We need to wake up to sleep’s benefits

A recently released report by the Royal Society for Public Health has revealed that one in three people are living with sleep disorders and four out of 10 are not getting enough sleep each night. Sleep, the reports added, is as vital for survival and health as food and water. Sleep is involuntary and inevitable.

The RSPH report’s authors say a wealth of evidence exists about the fundamental role sleep plays in protecting us from problems with our health and wellbeing. Poor sleep is linked to a wide range of physical, mental, behavioural and performance issues, said Professor Colin Espie, Professor of Sleep Medicine at the University of Oxford.

The report, called ‘Waking up to the health benefits of sleep’ states that ‘given sleep’s pivotal role in the nation’s health and wellbeing, it needs to be a key priority for the public’s health’ and the authors are calling for the introduction of a national sleep strategy and a ‘slumber number’ to guide the public on how much sleep they should be aiming to get.

“There is now a wealth of evidence to conclude that lack of sleep and poor sleep are inherently bad for our health, being associated with a huge range of conditions including diabetes, depression, obesity, heart attack and cancer,” the report states.

Sleep disorders include insomnia, sleep-related breathing disorders, hypersomnolence, sleep-wake disorders; sleep-related motor disorders and parasomnias. The authors say that if a person is living with an insomnia disorder the two main treatments are either medication or Cognitive Behavioural Therapy (CBT).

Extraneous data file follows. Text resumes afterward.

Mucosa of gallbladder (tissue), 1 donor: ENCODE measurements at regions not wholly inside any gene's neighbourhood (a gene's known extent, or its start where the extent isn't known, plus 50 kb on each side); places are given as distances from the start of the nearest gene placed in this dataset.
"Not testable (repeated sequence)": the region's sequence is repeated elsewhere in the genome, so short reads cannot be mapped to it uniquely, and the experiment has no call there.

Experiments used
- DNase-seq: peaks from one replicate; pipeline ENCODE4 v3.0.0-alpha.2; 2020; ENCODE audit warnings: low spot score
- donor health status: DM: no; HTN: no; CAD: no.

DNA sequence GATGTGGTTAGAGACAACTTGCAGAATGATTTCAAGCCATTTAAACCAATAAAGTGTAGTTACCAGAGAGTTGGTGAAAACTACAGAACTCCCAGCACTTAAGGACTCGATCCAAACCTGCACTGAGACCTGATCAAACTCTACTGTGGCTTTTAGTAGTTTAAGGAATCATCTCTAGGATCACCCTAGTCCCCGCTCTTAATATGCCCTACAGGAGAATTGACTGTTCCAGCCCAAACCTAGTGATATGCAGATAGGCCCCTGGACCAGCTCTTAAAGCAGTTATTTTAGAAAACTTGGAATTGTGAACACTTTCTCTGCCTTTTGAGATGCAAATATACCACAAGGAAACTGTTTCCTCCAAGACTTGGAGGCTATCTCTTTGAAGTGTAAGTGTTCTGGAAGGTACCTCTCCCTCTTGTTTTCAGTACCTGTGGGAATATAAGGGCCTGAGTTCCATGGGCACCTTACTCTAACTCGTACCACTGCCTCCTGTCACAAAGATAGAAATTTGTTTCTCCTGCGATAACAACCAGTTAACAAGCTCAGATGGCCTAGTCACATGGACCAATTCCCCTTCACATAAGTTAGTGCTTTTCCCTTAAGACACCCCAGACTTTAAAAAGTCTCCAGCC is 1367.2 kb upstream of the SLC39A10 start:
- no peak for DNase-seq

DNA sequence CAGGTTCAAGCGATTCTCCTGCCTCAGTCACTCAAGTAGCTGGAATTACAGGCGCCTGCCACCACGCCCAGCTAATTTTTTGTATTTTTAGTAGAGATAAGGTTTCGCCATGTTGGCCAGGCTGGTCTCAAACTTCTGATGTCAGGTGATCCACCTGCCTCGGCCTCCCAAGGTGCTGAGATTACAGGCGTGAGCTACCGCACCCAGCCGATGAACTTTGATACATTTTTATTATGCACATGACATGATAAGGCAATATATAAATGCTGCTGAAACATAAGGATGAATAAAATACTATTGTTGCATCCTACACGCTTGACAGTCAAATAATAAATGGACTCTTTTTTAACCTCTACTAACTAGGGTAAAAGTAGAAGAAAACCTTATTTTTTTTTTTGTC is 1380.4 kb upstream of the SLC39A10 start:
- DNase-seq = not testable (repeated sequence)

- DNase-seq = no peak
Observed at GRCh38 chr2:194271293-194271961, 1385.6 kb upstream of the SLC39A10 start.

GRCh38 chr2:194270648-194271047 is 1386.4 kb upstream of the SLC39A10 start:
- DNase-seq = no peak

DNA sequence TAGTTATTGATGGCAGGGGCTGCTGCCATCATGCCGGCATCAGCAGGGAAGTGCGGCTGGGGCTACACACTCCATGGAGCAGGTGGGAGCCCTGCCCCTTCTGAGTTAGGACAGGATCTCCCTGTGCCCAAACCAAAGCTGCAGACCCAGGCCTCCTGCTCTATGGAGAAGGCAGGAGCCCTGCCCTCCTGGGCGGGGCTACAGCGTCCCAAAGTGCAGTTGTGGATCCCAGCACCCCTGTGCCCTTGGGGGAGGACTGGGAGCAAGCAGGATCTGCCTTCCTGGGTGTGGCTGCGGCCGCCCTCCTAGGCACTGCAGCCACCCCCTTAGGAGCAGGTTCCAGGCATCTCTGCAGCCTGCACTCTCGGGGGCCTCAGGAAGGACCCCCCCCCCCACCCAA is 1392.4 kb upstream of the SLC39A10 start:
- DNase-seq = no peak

“One in 10 of us take a drug to help us sleep, and there are over 10 million prescriptions written every year in England for sleeping pills. However, CBT is the most effective treatment,” the authors add.

Clinical hypnotherapists use a variety of hypnotic and talking therapies, including CBT, in treating their clients and members of the National Council for Hypnotherapy are all highly qualified and trained in treating people for a variety of issues including, stress, anxiety, phobias and says research shows that hypnosis, combined with CBT, is the most effective treatment for insomnia.

Says the NCH: “Insomniacs generally respond very well to hypnosis. A hypnotherapist can create a programme of personalised treatment that identifies your sleeping patterns and teaches you self-management techniques which make a big difference not just to how long you sleep but the quality of sleep you enjoy.”

Stress and anxiety, as the report’s authors say, can also lead to sleep problems and the NCH adds that people who see hypnotherapists for anxiety issues often find, after sessions with the therapist, that they feel more confident and more relaxed in situations that have previously been challenging.

“Many people say that they are calmer and that they have more clarity of thought – able to make decisions more easily. People who have experienced side effects of anxiety such as insomnia, find that they are sleeping much better and as a result are able to work more effectively,” the NCH adds.

The RSPH reports says we all sleep differently, with people like pops tar Madonna, Margaret Thatcher and Thomas Edison being known for their ‘short sleep’ patterns with Madonna saying she ‘only grabs four hours’ sleep a night because she constantly worries about everything that is going on her life’.

Ironically Edison’s invention, the light bulb, has contributed too much to the sleep deprivation many of us feel. He is reported to have slept only 3-4 hours at night, regarding sleep as a waste of time.

If you are struggling with your nightly sleeping patterns, contact an NCH therapist near you by clicking here, it will make a difference to your life.